The trust and touching feeling associated with Tzu Chi connects it to people’s hearts, creating ripples of love and goodness. Many local volunteers and medical professionals joined Tzu Chi’s aid efforts in Mexico, marking another highlight in the history of Tzu Chi’s medical mission in this country. Cheers and tears were always present at each free clinic venue, revealing how Tzu Chi’s spirit had moved the local healthcare staff and people, motivating them to participate in Tzu Chi’s charity efforts.

They did a great job at that time. The local volunteers were extremely enthusiastic, and everyone did their best to streamline all the processes so that Tzu Chi doctors could work with peace of mind when they arrived. The mission deeply moved even the local government, which cooperated fully with Tzu Chi’s work. Those were glorious days.

Alejandra Rodriguez Cuevas, one of the Mexicans glad to help in Tzu Chi’s mission, explained, “I’m so glad to be able to make my contribution here, to be one of you, and to help you so that you can help more people in need. Why? Because this is my country, and they’re my fellow countrymen; we’re not separate.” Rodriguez Cuevas, who harvested her positive energy by helping others, truly has love deeply imprinted at heart. “Seeing all the help you bring to us, it’s really surprising and touching, and the goodness that I realize in giving fulfills my soul,” she said.

Guarding Health in Tijuana

In early 2020, the global outbreak of the COVID-19 pandemic interrupted Tzu Chi’s free clinic outreach in Mexico, but the path of goodness never stopped. In Tijuana, a group of guardians of the disadvantaged and sick have been passing on Tzu Chi’s love and care for 28 years, healing and aiding the local population.

In 1995, Ah Mui Manguy, a Spanish-speaking volunteer who had settled in Tijuana, accepted the invitation of Stephen Huang, then Executive Director of the U.S. Branch of Tzu Chi (now Tzu Chi USA), to learn more about the local situation, and was shocked by the backwardness of healthcare resources. Beginning in December of that year, a medical team from the Tzu Chi Free Clinic in Alhambra, California, began traveling to Tijuana regularly to provide free clinics on a long-term basis, bringing valuable medical opportunities to the city’s residents.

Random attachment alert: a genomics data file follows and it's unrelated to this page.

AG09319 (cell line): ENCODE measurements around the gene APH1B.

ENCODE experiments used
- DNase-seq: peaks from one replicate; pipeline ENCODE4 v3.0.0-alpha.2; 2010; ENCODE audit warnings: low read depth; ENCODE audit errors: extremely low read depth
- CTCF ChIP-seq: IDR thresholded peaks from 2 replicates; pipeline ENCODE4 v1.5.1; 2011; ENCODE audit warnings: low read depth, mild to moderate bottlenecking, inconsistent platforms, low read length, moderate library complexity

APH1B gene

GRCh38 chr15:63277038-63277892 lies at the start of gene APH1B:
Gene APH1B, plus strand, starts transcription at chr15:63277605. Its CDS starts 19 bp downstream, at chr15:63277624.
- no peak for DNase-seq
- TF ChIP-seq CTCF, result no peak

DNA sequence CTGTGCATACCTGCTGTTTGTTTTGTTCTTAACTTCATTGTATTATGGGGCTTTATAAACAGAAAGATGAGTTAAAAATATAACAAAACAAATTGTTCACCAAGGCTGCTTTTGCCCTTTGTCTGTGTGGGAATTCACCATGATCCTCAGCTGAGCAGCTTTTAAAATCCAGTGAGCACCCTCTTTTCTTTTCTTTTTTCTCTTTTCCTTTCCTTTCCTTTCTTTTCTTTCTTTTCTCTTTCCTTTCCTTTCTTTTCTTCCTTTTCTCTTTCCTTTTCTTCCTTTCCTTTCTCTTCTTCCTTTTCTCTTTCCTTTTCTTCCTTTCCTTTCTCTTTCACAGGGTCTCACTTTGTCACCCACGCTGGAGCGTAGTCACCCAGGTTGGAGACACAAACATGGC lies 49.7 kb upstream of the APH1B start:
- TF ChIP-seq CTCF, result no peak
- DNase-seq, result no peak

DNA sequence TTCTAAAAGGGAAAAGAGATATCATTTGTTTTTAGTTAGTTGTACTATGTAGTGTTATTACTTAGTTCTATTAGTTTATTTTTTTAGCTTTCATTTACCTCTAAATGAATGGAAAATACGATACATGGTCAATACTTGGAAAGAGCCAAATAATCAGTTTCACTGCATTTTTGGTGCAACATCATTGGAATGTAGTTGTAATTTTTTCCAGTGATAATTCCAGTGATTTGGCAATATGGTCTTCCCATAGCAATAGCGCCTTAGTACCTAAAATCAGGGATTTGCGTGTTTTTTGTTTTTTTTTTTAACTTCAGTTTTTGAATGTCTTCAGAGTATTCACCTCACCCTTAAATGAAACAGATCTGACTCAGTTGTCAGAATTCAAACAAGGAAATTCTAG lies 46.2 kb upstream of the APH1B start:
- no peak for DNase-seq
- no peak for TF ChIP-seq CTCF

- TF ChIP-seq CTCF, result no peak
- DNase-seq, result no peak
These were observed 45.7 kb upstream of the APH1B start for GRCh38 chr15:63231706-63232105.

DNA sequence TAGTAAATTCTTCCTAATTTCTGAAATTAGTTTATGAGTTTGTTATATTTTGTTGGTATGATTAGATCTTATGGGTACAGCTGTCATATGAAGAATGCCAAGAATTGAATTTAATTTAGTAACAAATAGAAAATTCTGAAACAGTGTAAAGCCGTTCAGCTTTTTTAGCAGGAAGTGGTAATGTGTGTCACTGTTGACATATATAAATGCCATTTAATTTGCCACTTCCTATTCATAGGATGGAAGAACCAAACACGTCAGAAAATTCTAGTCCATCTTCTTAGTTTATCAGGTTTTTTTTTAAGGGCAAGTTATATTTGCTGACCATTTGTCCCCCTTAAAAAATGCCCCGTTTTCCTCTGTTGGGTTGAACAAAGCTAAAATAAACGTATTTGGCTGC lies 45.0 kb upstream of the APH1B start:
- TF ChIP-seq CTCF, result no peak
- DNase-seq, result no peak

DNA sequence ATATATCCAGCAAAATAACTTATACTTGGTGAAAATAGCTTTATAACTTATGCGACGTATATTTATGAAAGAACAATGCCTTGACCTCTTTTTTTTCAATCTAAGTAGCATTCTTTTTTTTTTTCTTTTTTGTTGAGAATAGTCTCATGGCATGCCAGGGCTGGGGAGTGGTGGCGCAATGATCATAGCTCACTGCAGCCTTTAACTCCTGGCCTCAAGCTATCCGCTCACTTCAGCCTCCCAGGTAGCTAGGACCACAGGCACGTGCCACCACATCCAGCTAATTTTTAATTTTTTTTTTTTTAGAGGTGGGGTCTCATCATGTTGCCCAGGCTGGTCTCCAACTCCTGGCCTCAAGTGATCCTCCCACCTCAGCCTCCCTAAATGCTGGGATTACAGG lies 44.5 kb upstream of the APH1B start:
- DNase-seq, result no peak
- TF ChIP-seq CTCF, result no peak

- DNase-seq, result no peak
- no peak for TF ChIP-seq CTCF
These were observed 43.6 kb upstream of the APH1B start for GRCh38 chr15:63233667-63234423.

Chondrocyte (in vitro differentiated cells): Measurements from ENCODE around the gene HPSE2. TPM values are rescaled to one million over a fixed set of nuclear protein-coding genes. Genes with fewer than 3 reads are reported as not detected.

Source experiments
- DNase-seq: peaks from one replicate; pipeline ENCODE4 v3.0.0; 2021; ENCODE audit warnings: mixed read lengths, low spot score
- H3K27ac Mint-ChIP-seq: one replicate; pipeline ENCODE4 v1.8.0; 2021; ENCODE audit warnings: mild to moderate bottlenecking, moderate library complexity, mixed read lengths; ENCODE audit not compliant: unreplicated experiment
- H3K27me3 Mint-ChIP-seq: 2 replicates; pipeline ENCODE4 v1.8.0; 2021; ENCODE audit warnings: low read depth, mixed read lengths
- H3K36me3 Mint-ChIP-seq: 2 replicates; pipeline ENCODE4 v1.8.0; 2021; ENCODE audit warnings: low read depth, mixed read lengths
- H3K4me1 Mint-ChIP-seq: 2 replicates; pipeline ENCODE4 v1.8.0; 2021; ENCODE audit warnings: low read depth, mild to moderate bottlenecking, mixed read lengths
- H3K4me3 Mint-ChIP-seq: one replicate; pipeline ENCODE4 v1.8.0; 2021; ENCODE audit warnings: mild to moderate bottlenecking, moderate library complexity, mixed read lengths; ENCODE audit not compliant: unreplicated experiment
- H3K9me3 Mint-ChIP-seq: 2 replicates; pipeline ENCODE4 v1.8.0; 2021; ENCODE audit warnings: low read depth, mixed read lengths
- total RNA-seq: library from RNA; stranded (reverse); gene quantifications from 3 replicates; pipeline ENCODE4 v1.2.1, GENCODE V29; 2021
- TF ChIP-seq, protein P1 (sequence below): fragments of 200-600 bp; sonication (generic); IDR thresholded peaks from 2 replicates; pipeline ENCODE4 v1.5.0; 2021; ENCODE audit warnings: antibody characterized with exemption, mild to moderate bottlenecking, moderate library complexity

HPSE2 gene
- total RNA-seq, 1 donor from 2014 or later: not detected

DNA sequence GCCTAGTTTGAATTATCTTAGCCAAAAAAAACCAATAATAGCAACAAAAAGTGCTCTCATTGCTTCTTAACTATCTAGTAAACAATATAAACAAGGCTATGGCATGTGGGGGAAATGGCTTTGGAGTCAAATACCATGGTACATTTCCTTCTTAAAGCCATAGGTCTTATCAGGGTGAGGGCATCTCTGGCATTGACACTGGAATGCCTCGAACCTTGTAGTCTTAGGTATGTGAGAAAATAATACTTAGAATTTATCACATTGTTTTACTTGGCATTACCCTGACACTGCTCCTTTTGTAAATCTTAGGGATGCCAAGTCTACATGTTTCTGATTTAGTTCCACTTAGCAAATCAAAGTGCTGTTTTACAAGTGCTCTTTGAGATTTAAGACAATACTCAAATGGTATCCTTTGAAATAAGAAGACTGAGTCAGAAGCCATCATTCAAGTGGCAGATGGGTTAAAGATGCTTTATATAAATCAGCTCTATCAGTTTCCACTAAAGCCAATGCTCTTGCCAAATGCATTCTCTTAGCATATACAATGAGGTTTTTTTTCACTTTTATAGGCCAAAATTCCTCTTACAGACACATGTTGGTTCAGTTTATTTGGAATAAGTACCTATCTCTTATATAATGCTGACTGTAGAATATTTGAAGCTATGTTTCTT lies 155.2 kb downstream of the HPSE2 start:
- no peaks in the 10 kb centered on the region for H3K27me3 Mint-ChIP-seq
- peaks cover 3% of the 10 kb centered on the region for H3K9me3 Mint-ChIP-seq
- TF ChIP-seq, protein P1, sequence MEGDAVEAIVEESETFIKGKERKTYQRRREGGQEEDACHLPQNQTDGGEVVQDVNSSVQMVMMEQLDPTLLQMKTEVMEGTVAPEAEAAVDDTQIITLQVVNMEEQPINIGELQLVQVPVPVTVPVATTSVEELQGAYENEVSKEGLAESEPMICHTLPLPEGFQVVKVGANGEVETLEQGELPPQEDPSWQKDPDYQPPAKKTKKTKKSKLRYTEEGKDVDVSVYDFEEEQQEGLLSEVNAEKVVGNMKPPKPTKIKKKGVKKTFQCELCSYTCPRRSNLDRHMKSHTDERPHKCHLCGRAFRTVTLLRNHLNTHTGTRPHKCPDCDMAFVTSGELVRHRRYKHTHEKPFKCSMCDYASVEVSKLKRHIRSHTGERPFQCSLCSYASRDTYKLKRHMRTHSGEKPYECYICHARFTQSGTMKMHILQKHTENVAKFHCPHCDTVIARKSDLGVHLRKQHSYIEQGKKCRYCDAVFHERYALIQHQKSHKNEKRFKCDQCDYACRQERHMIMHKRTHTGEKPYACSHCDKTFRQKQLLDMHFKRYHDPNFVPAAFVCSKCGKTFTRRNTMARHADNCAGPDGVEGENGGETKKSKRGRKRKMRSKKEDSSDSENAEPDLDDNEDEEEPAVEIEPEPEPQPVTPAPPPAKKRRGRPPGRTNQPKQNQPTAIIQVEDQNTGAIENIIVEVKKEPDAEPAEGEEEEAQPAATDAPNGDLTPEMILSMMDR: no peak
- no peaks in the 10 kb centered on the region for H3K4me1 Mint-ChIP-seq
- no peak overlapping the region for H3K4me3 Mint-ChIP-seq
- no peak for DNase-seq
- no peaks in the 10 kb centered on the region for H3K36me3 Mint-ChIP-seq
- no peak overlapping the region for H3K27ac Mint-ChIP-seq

In April 1997, Tzu Chi provided a free clinic offering Western medicine and dental care at Escuela Primaria Tijuana Tzu Chi (Tzu Chi Tijuana Elementary School, established in November 1996). The school, located in Tijuana’s La Morita neighborhood, also serves as a community center for nearly 500 children and residents. 

Teresa giving patient dental treatment
Tzu Chi attracts the participation of Martha Lucero (left), a compassionate Mexican-American dentist who leads her own medical team to conduct free clinics at Tzu Chi’s medical campus in Tijuana every Saturday. Photo/Shuli Lo

Beginning from that first outreach in 1997, Tzu Chi USA volunteers traveled across the U.S.-Mexico border to conduct aid distributions and free clinics at the school until 2015. Then, Teresa, a generous Mexican touched by the good deeds of Ah Mui Manguy and Joe Wang, a Traditional Chinese Medicine (TCM) doctor, donated a piece of land in Tijuana, hoping Tzu Chi would use it for the benefit of the local people. 

Manguy and Wang did not fail to meet Teresa’s expectations and oversaw the construction of a Tzu Chi medical campus that reached completion in 2018. Subsequently, Tzu Chi USA volunteers and caring local healthcare professionals began to provide medical treatment, medication, and regular food distributions to help Tijuana residents in need near the campus.

In 2011, after retiring from his job as a TCM doctor, Wang, who had been living in Los Angeles, joined forces with Manguy to provide medical, financial, and food assistance to the underprivileged in Tijuana. He traveled over six hours weekly between Los Angeles and Tijuana for many years. Wang also lived in Tijuana three to four days a week to provide free TCM treatments to those in need and train local volunteers to work with Tzu Chi and serve the community.

I was born with a natural love of seeing others happy and helping to relieve their pain. After coming into contact with Tzu Chi, I was inspired to go to Mexico a few times and felt that the people there were suffering too much, so I intended to continue going there to do good deeds and spread compassion.

For more than a decade, Joe Wang and Ah Mui Manguy have been working hard in Tijuana, providing: Care in homes for elderly residents, shelters for those experiencing homelessness, and villages for people with AIDS; Scholarships to help students complete their studies; and medical grants enabling patients to receive proper treatment and recover as soon as possible.

As far as the eye can see, there is still a long way to go for Mexico to break free from poverty. May this vast land be filled with blessings as Tzu Chi continues to plow deeper and work harder to turn suffering around and bring hope.

International Medical Outreach